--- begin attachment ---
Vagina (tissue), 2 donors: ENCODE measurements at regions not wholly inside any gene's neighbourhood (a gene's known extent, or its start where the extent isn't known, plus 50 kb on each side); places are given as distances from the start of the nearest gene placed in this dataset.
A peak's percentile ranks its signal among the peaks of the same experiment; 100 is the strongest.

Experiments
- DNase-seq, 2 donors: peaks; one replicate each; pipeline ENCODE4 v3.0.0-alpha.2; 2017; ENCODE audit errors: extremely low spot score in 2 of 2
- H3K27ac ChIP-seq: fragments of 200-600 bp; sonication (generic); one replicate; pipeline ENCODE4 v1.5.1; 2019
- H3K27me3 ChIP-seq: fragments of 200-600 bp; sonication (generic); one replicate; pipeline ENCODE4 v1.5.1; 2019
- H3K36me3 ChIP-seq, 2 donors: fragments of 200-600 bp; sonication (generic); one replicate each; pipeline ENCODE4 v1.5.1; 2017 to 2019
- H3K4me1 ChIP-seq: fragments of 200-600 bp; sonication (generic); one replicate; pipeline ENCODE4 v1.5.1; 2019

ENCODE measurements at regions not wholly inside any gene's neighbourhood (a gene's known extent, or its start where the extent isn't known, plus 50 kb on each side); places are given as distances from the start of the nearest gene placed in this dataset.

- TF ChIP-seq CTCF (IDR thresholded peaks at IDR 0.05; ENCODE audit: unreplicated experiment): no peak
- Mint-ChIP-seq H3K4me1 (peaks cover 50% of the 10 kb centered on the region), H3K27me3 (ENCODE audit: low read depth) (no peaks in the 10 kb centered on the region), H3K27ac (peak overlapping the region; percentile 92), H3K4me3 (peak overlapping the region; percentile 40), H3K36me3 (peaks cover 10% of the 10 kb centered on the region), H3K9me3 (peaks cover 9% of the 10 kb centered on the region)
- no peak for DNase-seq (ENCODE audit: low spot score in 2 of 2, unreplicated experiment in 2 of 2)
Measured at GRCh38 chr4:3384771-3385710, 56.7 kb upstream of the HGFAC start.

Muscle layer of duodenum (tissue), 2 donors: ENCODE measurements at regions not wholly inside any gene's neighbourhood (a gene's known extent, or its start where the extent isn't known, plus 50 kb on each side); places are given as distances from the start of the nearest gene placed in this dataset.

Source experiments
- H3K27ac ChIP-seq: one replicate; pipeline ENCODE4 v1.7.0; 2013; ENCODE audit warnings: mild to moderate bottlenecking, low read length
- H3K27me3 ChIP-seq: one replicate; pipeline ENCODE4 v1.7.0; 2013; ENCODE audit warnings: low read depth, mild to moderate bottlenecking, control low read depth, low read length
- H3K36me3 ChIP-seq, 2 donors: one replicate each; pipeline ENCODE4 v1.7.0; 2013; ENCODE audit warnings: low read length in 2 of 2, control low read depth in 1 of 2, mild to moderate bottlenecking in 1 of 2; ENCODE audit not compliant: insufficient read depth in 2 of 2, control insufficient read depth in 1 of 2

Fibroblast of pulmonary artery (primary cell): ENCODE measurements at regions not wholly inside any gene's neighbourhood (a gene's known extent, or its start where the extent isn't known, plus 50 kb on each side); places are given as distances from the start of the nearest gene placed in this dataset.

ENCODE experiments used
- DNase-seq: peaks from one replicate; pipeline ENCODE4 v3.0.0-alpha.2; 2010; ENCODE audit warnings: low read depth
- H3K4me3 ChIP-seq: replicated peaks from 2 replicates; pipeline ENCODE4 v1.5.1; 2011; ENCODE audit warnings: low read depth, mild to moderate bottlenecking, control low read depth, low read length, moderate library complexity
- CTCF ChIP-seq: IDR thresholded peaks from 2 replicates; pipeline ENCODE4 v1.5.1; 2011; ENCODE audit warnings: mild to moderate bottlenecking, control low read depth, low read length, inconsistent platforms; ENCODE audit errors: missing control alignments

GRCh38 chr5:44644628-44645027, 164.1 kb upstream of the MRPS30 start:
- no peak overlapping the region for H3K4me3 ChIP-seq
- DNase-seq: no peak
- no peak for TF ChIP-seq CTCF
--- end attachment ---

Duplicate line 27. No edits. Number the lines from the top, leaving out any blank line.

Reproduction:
- no peak for TF ChIP-seq CTCF